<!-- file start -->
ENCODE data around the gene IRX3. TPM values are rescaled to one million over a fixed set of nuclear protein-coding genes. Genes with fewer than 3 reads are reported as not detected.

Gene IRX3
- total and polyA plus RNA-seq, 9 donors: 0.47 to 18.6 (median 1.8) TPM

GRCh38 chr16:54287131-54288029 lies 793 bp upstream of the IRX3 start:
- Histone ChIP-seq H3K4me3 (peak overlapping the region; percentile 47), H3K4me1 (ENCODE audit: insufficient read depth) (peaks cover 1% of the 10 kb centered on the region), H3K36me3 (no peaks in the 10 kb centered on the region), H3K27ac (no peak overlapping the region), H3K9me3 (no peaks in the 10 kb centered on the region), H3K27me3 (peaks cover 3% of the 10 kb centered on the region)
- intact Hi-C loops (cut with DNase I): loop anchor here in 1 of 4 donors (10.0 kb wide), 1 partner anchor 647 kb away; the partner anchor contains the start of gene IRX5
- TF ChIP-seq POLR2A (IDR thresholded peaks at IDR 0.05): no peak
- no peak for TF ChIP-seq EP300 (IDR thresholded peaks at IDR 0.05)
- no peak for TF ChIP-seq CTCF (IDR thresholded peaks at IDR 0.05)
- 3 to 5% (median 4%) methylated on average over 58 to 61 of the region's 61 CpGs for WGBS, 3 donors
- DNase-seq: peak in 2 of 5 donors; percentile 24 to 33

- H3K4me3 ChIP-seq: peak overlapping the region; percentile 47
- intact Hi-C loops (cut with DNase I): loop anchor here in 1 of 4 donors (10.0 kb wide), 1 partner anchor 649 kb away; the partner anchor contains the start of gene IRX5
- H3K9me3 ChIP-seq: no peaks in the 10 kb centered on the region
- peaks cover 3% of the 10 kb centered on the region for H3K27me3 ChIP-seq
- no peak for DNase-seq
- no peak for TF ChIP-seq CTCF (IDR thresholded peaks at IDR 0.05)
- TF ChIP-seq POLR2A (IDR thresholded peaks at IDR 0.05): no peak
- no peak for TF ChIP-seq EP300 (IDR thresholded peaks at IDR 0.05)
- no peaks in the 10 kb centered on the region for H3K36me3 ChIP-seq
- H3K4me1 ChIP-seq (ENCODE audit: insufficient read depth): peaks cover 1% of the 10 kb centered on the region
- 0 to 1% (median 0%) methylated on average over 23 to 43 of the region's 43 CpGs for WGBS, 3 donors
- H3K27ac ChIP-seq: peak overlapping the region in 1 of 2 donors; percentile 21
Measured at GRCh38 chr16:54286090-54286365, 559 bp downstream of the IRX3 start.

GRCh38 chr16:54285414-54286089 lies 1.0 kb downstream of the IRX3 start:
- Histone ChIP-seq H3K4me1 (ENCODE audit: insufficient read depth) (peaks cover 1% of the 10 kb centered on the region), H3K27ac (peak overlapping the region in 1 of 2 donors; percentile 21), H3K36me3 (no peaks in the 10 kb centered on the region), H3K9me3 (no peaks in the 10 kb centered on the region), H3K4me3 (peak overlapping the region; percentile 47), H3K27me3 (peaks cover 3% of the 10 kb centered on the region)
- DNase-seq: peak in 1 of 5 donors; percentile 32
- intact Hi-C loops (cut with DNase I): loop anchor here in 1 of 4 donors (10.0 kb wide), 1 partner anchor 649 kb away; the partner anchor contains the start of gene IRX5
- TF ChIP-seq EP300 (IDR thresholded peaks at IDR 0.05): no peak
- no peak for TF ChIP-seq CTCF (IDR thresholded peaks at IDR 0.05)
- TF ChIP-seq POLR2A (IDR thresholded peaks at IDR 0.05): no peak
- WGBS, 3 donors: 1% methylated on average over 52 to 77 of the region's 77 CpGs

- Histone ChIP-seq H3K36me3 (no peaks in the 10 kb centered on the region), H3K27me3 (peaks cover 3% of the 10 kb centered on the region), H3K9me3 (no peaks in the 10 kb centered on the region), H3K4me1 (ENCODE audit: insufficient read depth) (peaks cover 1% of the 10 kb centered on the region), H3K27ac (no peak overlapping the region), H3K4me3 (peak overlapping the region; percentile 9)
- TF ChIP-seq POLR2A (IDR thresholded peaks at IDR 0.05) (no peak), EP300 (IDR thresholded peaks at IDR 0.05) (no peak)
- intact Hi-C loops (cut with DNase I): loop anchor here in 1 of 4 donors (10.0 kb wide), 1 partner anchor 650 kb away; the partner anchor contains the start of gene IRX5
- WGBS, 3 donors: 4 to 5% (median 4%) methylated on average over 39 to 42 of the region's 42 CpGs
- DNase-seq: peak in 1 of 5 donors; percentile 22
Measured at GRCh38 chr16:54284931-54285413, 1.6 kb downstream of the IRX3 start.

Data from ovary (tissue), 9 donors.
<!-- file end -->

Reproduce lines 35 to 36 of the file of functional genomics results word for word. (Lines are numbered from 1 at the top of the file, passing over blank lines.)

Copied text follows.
- intact Hi-C loops (cut with DNase I): loop anchor here in 1 of 4 donors (10.0 kb wide), 1 partner anchor 650 kb away; the partner anchor contains the start of gene IRX5
- WGBS, 3 donors: 4 to 5% (median 4%) methylated on average over 39 to 42 of the region's 42 CpGs